The New International Encyclopædia/Cleopatra
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CLE'OPA'TRA (Gk. Κλεοπάτρα). The name of several queens and princesses of Egypt of the family of the Ptolemies (q.v.). The most famous of them, Cleopatra VI., daughter of Ptolemy XIII., Auletes, was born in B.C. 69 or 68. Her father died in 51, leaving a will wherein he appointed as his successors his elder daughter, Cleopatra, and his elder son, Ptolemy, and requested the Roman people to see his testamentary dispositions carried into effect. The will was duly ratified by the Roman Senate, and Cleopatra, then about seventeen years old, and her brother, Ptolemy XIV., a child of about twelve years, succeeded jointly to the throne of Egypt, with the understanding that they should shortly marry. In the third year of their reign, Ptolemy, urged by his advisers, assumed sole control of the government and drove his sister into exile. She promptly gathered an army in Syria, and prepared to assert her claims. It was at this time that Pompey, seeking refuge with the King of Egypt, after his defeat at Pharsalia, was murdered by the King's advisers. Cleopatra seems to have been unable to make good her claim by force of arms; but, shortly after Pompey's death, Cæsar arrived at Alexandria and, yielding to the fascinations of the Egyptian Queen, became her lover and espoused her cause. He was for a time hard pressed by the Egyptians, but ultimately triumphed and Ptolemy lost his life. Arsinoë, the younger daughter of Ptolemy Auletes, was carried off to grace Cæsar's triumph at Rome. Cleopatra now nominally married her younger brother, Ptolemy XV., and, after settling their joint government upon a secure basis, went to Rome, where she lived as Caesar's mistress until his assassination in B.C. 44. After Cæsar's death, having, it is said, poisoned her brother, Ptolemy XV., she returned to Egypt, where she associated with her on the throne her son by Cæsar, called Cæsarion. In the civil war following Caesar's death, Cleopatra having hesitated to take sides with either party, Antony, after the battle of Philippi (42), summoned her to meet him at Tarsus in Cilicia to explain her conduct. When she appeared upon the Cydnus on a splendidly adorned vessel, in the garb of the goddess Aphrodite, the Roman triumvir fell a victim to her charms, and returned with her to Egypt. After living with her for some time, in the course of which she bore him twin children, Antony was compelled to return to Rome, where he married Octavia, a sister of Octavius. When, in 36, he went to the East in command of an expedition against the Parthians, he sent for Cleopatra, and she joined him at Antioch, and after his defeat she met him in Syria with troops and supplies. In 34, after a more successful campaign against the Parthians, he celebrated his triumph at Alexandria and continued to reside in Egypt. In 32 Octavianus declared war against Cleopatra, and Antony, in revenge, divorced his wife Octavia. Against the counsel of Antony's advisers, Cleopatra insisted on taking part in the ensuing campaign. At the naval battle of Actium (31), believing Antony's defeat to be inevitable, she withdrew her fleet from action, and fled to Alexandria. Her lover, beholding her flight, made no further effort to retrieve his fortunes, but retired from the battle and followed her. On the approach of Octavianus, Antony, deceived by the false report of the Queen's death, fell by his own hand. Cleopatra made some attempts to bring Octavianus under the influence of her charms, but, failing in this, and hearing that he intended to exhibit her in his triumph at Rome, she killed herself (B.C. 30), probably by poison, and according to an old tradition, by the bite of a venomous serpent. Cleopatra combined rare intellectual gifts with physical charms, and she is immortal as one of the most fascinating women of all time; so that ever since her death, she has been a constant theme for artists, dramatists, and poets. There is no authentic portrait of Cleopatra extant, except in her effigy upon coins. A composite photograph has been made of these by Gorringe in his book Egyptian Obelisks (New York, 1865).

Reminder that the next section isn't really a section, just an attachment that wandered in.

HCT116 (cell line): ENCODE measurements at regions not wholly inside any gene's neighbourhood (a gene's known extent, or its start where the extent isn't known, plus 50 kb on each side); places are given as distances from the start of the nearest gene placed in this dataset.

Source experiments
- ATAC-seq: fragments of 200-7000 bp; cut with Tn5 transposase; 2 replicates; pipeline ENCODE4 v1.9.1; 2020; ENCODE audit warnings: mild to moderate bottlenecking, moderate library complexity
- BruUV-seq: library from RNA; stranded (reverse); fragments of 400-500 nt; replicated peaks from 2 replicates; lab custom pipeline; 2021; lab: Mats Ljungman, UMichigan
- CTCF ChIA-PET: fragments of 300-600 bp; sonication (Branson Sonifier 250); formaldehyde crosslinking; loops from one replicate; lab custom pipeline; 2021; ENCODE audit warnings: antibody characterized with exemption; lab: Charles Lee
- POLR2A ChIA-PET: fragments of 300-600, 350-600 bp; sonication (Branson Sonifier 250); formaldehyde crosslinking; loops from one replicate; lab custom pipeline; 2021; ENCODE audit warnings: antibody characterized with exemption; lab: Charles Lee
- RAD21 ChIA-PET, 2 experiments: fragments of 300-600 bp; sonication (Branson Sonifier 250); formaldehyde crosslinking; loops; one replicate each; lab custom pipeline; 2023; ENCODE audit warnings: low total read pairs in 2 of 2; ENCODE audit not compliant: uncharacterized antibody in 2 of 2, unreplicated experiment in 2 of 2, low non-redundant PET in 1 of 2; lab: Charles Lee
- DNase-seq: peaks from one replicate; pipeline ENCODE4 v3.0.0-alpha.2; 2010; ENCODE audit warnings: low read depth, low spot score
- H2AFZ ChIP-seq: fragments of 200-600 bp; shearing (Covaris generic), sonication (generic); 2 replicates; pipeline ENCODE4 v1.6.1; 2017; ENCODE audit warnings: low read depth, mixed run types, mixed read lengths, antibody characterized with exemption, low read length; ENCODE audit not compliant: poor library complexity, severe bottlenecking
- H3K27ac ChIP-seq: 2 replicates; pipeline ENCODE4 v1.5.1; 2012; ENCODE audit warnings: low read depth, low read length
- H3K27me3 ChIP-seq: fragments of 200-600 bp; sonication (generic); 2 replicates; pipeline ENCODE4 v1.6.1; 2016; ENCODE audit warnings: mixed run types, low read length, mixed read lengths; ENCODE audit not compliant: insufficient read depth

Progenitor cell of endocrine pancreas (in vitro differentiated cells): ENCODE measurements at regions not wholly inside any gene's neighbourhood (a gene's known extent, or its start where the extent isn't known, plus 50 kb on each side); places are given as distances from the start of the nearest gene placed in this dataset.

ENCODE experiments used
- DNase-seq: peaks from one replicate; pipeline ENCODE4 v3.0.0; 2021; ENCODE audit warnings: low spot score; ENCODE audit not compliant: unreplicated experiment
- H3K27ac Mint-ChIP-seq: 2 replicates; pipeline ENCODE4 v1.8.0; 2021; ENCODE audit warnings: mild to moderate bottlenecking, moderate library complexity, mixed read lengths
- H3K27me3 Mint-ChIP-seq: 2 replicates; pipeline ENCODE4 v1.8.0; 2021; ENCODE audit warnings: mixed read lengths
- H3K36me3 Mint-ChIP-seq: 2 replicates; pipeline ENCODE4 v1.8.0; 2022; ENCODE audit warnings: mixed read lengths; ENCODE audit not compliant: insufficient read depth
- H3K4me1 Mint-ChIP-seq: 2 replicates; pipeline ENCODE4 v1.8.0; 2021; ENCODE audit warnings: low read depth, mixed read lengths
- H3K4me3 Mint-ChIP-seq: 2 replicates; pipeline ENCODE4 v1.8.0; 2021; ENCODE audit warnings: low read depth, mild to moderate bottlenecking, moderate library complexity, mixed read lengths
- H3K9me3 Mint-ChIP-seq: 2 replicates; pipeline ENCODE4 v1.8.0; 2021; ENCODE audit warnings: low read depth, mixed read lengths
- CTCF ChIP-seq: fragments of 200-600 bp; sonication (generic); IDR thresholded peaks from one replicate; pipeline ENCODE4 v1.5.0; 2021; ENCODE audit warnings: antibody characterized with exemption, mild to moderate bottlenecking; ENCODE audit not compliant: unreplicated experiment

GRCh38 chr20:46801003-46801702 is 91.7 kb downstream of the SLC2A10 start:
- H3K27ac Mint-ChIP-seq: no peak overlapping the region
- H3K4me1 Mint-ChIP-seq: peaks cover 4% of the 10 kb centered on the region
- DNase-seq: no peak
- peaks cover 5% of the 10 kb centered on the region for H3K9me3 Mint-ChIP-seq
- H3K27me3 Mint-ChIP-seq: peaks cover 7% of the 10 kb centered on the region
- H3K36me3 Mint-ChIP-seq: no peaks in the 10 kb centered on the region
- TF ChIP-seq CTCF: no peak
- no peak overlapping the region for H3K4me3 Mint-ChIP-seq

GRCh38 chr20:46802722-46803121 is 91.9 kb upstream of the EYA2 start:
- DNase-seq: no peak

Cæsarion, her son by Cæsar, was put to death by Octavius. Of her three children by Antony, her daughter Cleopatra married Juba, King of Mauretania, who was allowed by Octavius to take under his protection his wife's two brothers, Alexander and Ptolemy. In A.D. 40, Ptolemy, son of Juba and the younger Cleopatra, was slain by Caligula, and with him ended the line of the Ptolemies. (See Ptolemy.) Consult: Strack, Die Dynastie der Ptolemäer (1896); Mahaffy, The Empire of the Ptolemies and History of Egypt Under the Ptolemaic Dynasty (1899); Lombroso, L'Egitto dei Greci e del Romani (1895).